OPC & DMA dry size dist, volatility Tandem Volatility DMA Neph scat + PSAP abs Humidified Neph f(RH) Ultrafine & CN Time of Flight Mass Spec size resolved chemistry SP2 black carbon mass Flux,, albedo AERO3X Cavity Ringdown ext (2) Reciprocal Neph sca (2, RH ) Nenes CCN PVM cloud drop reff, vol TECO O3 P-3 Data System (PDS): Nav, Flight, Met (P, T, RH, )

Cloud Absorption Radiometer (CAR) Radiance, BRDF COBALT: CO REVEAL & RTMM HSRL/AATS-14 Aerosol Optical Thickness (AOT) Comparison Extinction Smoke layer Comparison of AOT derived from HSRL (B200) and derived from AATS-14 Airborne Sun Photometer (P-3B) while P-3B spiraled up below B200 (AATS14 data courtesy of Jens Redemann) Large variability in AOT associated with smoke plume

Optical Thickness Preliminary HSRL/In situ Aerosol Extinction Comparison Comparison of aerosol extinction derived from HSRL (B200) and in situ dry scattering (neph) + absorption (PSAP) measurements while P-3 spiraled up below B200 (in situ data courtesy of Tony Clarke) Extinction Smoke layer Preliminary

Low level feature due to temporal offset Good agreement in and above the smoke! CALIPSO slightly lower Vertical Feature Mask misidentification Preliminary MODIS OMI Typical maneuvers flown by P-3 in ARCTAS To measure aerosols, CO , O3, & radiative effects DC-8

P-3 light cloud Comparison of AATS, OMI, and MODIS AOD spectra Preliminary J. Redemann, J. Livingston Comparison of AATS and MODIS AOD spectra Preliminary J. Redemann, J. Livingston AOD, 0Z,7/8 ARCTAS Summary & Future 1. NASAs contribution to IPY & International POLARCAT

2. Strong intercenter, university, interagency, & international collaboration. 3. Strong coordination among aircraft, satellites, & models (showed just 1 case of many, many [3 satellites, 2 A/C, several models]). 4. Ames lead roles in project science, project management, & platform science. Also A/C instruments. 5. Most analyses just getting started (preliminary data archival due 1 Oct 2008). Potential strong link to ecosystems. - Highly correlated A/C time series of CH4, N2O, CO2 & CO can characterize emissions from varied sources (e.g., rice paddies, feed lots, other ag, woods, wildfires) - Canadian researchers (Mike Flannigan, Merritt Turetsky, Brian Stocks) assessing impact of fires ARCTAS sampled AOD, 0Z,7/8 END OF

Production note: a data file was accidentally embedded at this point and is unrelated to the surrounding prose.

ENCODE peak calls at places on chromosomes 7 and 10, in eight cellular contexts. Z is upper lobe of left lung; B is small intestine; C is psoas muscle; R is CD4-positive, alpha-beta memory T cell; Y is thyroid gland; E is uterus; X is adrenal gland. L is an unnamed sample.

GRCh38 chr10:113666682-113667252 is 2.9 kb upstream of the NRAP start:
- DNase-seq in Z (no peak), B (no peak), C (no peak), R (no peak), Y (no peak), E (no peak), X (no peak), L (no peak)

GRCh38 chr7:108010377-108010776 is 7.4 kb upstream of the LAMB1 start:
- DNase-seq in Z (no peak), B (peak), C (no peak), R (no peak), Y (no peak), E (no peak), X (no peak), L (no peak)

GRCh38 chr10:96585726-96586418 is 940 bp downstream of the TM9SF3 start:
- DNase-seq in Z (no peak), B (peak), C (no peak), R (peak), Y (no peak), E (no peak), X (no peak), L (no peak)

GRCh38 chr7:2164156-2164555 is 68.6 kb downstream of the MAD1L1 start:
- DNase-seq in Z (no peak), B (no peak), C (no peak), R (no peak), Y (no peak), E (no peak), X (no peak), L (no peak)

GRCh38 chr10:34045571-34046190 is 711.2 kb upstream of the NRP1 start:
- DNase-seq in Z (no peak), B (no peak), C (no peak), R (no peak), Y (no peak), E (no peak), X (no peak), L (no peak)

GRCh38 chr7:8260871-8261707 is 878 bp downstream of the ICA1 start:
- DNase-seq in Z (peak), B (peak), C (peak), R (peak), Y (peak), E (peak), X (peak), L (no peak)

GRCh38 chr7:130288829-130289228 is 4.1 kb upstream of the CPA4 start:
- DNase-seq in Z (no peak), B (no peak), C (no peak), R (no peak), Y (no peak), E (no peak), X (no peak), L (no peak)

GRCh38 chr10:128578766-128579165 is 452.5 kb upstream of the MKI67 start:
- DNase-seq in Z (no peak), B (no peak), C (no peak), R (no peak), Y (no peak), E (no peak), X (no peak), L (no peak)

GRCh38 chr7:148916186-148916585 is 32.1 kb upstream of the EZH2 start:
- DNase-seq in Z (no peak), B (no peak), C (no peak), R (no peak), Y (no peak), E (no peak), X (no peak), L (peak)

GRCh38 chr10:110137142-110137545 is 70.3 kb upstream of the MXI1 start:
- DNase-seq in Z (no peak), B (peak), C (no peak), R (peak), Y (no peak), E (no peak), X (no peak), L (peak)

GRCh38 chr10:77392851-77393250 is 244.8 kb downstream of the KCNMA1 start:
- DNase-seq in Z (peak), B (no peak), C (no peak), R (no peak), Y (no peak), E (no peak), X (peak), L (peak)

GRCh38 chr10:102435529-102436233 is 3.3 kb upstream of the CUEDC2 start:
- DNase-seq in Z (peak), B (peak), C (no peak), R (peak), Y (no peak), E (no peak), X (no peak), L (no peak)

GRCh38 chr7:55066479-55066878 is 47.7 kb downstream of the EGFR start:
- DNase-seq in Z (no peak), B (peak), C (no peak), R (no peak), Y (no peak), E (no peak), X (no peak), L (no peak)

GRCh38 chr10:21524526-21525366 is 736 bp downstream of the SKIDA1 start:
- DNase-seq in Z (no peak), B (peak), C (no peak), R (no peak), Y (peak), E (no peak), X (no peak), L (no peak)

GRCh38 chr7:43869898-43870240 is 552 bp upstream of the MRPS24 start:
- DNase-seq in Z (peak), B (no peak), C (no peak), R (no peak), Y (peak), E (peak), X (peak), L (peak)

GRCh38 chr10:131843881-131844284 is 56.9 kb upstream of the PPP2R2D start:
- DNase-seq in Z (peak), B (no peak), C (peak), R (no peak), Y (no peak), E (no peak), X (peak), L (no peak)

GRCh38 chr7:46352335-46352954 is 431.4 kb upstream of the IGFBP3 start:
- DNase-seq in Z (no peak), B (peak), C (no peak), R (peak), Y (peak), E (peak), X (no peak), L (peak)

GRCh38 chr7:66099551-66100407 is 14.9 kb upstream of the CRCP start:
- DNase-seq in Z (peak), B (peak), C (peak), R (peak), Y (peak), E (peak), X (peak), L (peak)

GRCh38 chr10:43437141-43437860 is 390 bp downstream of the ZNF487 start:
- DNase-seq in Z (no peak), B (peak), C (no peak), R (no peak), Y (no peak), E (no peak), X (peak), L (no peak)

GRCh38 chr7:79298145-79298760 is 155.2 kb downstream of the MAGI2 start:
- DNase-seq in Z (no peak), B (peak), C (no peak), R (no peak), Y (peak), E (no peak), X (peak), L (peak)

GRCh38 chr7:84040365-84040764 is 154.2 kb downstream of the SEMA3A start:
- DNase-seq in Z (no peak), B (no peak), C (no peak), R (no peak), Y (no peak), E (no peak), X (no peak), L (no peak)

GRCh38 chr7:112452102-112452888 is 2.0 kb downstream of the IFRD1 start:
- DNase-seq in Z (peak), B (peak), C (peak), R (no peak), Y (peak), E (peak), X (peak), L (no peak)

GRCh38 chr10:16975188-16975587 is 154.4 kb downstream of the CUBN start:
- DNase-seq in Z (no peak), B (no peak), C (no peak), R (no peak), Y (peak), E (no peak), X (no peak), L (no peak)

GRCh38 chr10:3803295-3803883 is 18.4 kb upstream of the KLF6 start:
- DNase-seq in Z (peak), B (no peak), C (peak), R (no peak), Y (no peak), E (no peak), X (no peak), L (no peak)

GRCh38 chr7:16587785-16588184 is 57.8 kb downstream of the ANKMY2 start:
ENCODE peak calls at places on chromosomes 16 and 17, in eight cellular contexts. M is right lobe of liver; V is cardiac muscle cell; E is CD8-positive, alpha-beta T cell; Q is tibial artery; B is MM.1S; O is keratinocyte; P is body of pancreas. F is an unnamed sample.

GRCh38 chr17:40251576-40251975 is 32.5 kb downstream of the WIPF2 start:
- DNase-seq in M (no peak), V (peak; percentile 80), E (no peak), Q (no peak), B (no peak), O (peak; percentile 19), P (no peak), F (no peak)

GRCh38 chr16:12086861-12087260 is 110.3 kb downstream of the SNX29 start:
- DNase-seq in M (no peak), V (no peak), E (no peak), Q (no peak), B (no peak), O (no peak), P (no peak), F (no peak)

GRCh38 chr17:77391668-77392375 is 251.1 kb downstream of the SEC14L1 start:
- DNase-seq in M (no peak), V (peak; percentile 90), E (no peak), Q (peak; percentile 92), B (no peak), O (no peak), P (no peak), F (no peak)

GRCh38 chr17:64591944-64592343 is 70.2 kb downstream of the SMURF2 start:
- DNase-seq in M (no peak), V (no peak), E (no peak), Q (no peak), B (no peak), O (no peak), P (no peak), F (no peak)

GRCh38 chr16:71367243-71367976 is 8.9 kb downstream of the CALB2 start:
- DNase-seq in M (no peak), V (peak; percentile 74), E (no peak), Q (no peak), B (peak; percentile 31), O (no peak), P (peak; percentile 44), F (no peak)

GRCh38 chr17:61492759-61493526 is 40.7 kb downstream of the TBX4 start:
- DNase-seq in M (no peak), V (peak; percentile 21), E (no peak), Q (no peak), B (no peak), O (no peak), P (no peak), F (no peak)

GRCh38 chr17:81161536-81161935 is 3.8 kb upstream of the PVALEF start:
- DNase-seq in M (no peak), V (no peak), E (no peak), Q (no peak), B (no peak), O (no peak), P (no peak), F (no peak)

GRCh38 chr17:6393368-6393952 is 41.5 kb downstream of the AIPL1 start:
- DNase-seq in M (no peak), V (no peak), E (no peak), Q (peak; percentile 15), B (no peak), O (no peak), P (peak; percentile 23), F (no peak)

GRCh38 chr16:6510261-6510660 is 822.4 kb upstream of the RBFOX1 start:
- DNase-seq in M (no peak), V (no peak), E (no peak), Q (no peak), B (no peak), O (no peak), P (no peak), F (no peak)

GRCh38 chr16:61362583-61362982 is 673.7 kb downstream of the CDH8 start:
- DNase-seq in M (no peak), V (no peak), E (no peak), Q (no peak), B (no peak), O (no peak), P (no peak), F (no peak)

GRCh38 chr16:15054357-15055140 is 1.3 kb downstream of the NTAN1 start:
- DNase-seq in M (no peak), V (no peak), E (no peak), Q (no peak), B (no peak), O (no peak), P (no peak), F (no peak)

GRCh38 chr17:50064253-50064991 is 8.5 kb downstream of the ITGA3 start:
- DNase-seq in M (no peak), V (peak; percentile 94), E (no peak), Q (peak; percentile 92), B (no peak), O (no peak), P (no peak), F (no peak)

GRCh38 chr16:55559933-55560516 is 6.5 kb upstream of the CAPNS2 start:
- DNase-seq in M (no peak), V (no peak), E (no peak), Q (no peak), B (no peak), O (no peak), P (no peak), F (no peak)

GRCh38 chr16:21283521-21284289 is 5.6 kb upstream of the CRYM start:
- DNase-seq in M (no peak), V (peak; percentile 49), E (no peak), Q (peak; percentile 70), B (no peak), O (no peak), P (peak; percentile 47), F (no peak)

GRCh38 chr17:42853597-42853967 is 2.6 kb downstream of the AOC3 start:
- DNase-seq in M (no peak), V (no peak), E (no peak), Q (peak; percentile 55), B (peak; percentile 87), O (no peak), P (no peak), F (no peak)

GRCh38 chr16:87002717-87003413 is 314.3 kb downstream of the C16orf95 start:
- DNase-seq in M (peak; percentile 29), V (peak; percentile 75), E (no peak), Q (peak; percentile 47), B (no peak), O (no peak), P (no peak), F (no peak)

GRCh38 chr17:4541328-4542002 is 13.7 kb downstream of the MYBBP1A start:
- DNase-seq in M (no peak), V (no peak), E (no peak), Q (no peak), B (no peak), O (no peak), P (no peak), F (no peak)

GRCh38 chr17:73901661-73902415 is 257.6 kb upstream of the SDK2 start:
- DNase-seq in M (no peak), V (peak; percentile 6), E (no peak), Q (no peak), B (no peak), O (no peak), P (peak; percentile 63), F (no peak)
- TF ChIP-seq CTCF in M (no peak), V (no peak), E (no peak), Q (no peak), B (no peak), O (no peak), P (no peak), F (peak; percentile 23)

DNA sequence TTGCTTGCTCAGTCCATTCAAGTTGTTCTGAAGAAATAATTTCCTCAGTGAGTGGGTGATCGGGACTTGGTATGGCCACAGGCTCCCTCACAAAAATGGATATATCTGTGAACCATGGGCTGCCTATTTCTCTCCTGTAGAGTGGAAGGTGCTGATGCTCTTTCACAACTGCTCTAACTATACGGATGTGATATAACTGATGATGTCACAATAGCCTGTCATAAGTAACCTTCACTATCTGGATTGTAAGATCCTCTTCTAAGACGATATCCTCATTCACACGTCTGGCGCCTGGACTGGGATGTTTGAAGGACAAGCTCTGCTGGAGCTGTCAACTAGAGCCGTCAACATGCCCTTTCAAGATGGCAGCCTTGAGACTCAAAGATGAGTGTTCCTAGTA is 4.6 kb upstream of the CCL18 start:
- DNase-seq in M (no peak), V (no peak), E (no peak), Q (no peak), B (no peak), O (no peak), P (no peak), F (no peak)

PRESENTATION REMAINING SLIDES ARE BACKUP Notable N2O and CH4 observations Suggesting Strong Sources Glenn Diskin and Glen Sachse (communications with Bob Chatfield) "Glenn S. Diskin" Glen Sachse 1) California agriculture and wetlands: N2O in the PBL over some valley areas of California reached levels rarely seen by the N2O/CH4/CO team. CH4 also reached high levels, sometimes in concert with N2O , sometimes not. Agriculture/land surface, not pollution: no CO correlation. Chatfield will communicate Christopher Potters characterization of sources to the Langley team. Possibility: day-by-day estimation of emissions by Potter (responding to irrigation, fertilization, and cropping) may focus on particular source regions and processes.

2) Boreal observations showed variations of N2O and CH4 within expectations. However extremely high concentrations were noted at and near the airport on takeoff from Cold Lake in one instance. Cold Lake is near the dividing line between cattle pasturage and forest. Unfortunately, no ethane (C2H6) or other hydrocarbon measurements were made which might have distinguished the source.